Human Nature

Album: Bedtime Stories (1994)
Charted: 8 46
  • Madonna is no stranger to controversy, but there's only so much criticism a person can take. The media took aim at the Material Girl for expressing her sexuality in her notorious coffee table book Sex, and the unapologetically explicit Erotica album. In "Human Nature," she mocks the pearl-clutching outrage of her critics, sarcastically cooing, "Oops, I didn't know I couldn't talk about sex."

    She told the Los Angeles Times: "It's my definitive statement in regards to the incredible pay-back I've received for having the nerve to talk about the things that I did in the past few years with my Sex book and my record. It's getting it off my chest. It is defensive, absolutely. But it's also sarcastic, tongue-in-cheek. And I'm not sorry. I do not apologize for any of it."
  • Madonna highlights the double standard of scorning a woman for embracing her sexuality, whispering, "Would it sound better if I were a man?" She elaborated: "I'm being punished for being a single female, for having power and being rich and saying the things I say, being a sexual creature - actually, not being any different from anyone else, but just talking about it. If I were a man, I wouldn't have had any of these problems. Nobody talks about Prince's sex life."
  • The hip-hop infused R&B track samples elements of Main Source's "What You Need" from the 1993 album F--k What You Think.
  • The music video, directed by Jean-Baptise Mondino, is all about breaking free from restraints. Tightly wrapped in leather and latex, a whip-wielding Madonna and her dancers are trapped in identical white cubicles, an effect the Chicago Tribune dubbed "S&M Hollywood Squares."

    Mondino structured the shot to keep the focus on the dancing. "I like the steadiness of the performance because then you can really enjoy the movement of the body. You see the skill," he said. "I like to shrink - as much as I can - the stage because I can grab her. If not, everyone is running around and I'm not good with this. So I came up with the boxes [laughs] and I knew that with the boxes I had to do with something quite un-expect-able because there's not too much stage to dance in. So there's something beautiful about it and they looked like bees or something."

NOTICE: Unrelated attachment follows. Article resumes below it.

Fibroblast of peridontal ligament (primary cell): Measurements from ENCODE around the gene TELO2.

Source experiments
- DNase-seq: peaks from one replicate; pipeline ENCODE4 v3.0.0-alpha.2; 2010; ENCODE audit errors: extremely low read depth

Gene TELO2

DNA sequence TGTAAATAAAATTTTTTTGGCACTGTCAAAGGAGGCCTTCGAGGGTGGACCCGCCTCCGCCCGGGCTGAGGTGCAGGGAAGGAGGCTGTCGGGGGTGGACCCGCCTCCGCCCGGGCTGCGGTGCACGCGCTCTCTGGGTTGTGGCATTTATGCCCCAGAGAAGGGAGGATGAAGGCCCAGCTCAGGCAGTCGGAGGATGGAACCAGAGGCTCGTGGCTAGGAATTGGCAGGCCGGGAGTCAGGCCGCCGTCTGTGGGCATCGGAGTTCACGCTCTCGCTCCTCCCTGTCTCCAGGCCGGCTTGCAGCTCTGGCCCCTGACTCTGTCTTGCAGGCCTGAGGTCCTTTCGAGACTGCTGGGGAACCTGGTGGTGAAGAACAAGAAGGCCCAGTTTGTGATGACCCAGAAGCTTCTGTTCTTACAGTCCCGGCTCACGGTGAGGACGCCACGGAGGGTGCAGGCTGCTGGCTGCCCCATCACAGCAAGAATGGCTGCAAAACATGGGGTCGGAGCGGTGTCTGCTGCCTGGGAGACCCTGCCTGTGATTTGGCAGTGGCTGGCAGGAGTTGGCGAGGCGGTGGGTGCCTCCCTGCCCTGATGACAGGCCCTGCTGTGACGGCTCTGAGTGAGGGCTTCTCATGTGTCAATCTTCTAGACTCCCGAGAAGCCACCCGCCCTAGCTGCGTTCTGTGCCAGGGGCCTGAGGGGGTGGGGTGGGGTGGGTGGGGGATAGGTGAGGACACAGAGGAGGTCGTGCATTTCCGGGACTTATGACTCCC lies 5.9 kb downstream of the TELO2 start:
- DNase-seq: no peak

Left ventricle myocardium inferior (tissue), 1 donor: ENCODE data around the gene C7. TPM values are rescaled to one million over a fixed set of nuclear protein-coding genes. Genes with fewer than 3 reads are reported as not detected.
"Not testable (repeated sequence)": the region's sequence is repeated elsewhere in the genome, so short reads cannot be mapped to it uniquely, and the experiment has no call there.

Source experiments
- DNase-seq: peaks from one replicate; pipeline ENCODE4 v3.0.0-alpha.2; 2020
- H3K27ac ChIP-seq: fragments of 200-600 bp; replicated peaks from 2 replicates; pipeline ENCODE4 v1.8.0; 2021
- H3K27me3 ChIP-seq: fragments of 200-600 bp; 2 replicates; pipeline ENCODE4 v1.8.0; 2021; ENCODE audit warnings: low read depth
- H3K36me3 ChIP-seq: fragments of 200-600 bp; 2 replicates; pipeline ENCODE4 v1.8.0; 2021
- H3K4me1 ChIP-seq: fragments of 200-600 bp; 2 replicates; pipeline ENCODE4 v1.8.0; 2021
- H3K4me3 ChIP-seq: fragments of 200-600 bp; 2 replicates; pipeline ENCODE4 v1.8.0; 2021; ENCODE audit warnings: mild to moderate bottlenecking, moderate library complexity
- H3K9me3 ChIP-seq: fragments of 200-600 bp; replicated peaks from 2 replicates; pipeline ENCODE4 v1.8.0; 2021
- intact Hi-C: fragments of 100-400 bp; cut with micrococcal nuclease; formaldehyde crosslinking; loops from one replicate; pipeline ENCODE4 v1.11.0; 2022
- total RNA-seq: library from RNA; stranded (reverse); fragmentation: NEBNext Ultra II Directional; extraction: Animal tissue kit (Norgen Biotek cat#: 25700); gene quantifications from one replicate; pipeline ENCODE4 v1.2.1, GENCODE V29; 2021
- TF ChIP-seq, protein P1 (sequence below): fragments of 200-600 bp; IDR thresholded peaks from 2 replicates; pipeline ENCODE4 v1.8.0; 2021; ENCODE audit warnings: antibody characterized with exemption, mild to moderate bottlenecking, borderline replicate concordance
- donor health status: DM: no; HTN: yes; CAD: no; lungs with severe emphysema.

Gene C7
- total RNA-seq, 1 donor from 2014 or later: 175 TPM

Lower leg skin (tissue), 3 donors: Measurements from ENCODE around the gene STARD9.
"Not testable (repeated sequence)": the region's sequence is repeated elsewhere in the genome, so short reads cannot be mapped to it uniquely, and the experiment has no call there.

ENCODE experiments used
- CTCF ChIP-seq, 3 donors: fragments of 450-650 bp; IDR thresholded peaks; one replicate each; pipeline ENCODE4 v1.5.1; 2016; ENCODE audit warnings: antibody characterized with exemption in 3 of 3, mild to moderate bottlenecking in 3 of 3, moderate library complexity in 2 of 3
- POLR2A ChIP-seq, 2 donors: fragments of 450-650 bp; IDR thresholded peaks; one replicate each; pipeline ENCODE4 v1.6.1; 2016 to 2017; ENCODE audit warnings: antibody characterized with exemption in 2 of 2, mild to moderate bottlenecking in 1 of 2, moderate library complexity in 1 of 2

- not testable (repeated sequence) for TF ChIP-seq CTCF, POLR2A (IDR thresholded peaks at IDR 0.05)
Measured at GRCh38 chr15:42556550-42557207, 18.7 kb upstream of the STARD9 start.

When Madonna told the director she wanted a dance-oriented clip, he introduced her to the work of Eric Stanton, an illustrator known for S&M-inspired drawings. "We didn't want to go for the straight S&M," she explained. "We wanted to have it be more about making fun of it."
  • Most radio stations censored the chorus-closing punchline "I'm not your bitch, Don't hang your s--t on me."
  • This peaked at #2 on the Dance chart.

Comments

Be the first to comment...

Dean Friedman - "Ariel"They're Playing My Song

Dean's saga began with "Ariel," a song about falling in love with a Jewish girl from New Jersey.

Sending Out An SOS - Distress Signals In SongsSong Writing

Songs where something goes horribly wrong (literally or metaphorically), and help is needed right away.

Guy ClarkSongwriter Interviews

Vince Gill, Emmylou Harris and Lyle Lovett are just a few of the artists who have looked to Clark for insightful, intelligent songs.

John ParrSongwriter Interviews

John tells the "St. Elmo's Fire (Man In Motion)" story and explains why he disappeared for so long.

Carol KayeSongwriter Interviews

A top session musician, Carol played on hundreds of hits by The Beach Boys, The Monkees, Frank Sinatra and many others.

Sub Pop Founder Bruce Pavitt On How To Create A Music SceneSong Writing

With $50 and a glue stick, Bruce Pavitt created Sub Pop, a fanzine-turned-label that gave the world Nirvana and grunge. He explains how motivated individuals can shift culture.